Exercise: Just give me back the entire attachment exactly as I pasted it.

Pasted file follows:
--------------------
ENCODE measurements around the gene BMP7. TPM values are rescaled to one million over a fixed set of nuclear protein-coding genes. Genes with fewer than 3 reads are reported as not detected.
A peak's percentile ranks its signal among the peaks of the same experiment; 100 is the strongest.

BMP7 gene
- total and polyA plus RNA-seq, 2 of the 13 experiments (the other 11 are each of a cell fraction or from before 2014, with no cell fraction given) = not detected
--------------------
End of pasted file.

ENCODE measurements around the gene BMP7. TPM values are rescaled to one million over a fixed set of nuclear protein-coding genes. Genes with fewer than 3 reads are reported as not detected.
A peak's percentile ranks its signal among the peaks of the same experiment; 100 is the strongest.

BMP7 gene
- total and polyA plus RNA-seq, 2 of the 13 experiments (the other 11 are each of a cell fraction or from before 2014, with no cell fraction given) = not detected